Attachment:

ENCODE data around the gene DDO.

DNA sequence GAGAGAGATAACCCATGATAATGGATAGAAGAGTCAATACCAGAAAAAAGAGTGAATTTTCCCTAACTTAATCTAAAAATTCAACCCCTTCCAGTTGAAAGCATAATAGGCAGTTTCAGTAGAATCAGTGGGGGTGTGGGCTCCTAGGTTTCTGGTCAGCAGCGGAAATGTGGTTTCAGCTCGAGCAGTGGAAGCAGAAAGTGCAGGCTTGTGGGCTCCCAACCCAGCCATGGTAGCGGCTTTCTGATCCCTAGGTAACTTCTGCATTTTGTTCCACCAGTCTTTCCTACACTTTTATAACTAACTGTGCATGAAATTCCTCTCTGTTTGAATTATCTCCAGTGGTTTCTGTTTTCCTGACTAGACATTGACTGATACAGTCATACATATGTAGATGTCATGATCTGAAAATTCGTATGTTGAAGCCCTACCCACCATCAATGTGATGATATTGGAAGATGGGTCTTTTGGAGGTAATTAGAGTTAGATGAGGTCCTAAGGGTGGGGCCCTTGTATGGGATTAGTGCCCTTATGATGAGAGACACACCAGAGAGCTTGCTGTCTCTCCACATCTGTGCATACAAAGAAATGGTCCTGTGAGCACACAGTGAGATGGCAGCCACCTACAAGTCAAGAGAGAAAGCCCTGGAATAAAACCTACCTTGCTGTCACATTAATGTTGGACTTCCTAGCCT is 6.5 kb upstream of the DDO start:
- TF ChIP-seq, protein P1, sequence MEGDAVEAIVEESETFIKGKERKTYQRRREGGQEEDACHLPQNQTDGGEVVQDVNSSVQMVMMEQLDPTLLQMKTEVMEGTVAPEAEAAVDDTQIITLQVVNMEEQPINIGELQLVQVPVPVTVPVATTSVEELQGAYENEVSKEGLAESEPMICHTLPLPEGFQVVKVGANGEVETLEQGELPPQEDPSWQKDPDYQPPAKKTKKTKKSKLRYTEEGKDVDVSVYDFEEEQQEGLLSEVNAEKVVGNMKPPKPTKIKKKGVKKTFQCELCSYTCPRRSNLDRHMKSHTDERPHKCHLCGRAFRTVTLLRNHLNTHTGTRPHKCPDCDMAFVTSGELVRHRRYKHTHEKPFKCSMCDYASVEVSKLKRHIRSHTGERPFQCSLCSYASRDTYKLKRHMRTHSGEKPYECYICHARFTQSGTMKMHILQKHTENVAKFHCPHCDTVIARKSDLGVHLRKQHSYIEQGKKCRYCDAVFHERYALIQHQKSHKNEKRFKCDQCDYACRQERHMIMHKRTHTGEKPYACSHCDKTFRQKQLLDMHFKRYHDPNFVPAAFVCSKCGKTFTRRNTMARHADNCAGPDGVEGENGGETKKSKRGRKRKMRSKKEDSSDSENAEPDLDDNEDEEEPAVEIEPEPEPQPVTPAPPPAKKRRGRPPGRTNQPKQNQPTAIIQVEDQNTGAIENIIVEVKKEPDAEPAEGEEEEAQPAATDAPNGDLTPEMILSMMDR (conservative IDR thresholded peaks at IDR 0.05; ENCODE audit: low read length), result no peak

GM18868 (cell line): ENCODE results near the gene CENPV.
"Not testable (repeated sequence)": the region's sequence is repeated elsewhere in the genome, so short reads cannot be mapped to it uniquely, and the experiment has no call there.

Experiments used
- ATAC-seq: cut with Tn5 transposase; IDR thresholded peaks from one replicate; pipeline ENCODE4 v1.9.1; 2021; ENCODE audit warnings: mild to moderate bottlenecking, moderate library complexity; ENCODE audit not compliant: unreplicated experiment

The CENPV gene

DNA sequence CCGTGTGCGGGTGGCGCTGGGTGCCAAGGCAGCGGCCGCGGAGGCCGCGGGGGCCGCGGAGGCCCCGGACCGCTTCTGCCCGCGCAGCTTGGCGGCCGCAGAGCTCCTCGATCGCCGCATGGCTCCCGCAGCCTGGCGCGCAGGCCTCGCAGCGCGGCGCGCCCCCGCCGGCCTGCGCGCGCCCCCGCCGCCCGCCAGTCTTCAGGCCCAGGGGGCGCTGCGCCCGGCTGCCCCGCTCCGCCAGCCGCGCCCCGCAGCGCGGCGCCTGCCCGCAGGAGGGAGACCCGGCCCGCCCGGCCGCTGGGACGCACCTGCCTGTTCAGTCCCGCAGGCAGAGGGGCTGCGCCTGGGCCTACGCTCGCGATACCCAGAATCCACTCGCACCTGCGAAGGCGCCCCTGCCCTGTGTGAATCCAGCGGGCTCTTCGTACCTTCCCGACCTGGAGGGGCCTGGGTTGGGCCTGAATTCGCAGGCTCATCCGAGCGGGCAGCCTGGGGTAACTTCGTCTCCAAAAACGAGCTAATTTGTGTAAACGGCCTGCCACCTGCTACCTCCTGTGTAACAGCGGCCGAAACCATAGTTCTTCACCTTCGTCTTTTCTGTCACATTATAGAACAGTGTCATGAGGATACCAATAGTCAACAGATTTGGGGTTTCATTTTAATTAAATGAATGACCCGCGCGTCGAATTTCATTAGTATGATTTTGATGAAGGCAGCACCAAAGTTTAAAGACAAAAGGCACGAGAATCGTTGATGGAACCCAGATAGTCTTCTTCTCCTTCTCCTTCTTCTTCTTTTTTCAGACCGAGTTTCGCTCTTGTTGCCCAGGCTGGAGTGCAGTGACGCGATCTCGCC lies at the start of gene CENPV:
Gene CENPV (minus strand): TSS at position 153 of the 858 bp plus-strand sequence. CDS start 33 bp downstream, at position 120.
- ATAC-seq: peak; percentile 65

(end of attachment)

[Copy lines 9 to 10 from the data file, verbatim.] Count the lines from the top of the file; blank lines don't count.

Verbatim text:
DNA sequence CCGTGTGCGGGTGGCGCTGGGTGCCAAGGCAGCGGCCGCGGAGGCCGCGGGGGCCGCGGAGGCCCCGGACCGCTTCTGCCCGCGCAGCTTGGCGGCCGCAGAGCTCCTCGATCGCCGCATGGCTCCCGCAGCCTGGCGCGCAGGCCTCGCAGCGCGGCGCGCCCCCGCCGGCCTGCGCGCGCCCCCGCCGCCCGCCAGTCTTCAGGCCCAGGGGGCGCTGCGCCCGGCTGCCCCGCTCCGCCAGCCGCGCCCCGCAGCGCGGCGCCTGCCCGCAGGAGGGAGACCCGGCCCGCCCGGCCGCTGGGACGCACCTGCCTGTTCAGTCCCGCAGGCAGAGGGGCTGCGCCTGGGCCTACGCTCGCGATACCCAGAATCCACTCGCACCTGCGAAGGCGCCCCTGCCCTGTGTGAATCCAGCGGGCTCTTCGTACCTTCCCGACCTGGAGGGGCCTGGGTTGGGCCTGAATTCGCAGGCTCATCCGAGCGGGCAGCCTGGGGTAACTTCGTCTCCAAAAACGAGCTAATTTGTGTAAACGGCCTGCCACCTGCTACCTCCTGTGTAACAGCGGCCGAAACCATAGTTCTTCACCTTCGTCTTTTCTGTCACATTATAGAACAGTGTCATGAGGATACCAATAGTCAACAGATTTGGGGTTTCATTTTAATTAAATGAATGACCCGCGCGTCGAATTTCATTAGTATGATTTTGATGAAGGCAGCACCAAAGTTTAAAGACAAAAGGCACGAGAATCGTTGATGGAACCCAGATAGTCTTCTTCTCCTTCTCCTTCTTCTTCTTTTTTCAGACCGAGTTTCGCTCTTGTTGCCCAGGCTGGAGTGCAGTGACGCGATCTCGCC lies at the start of gene CENPV:
Gene CENPV (minus strand): TSS at position 153 of the 858 bp plus-strand sequence. CDS start 33 bp downstream, at position 120.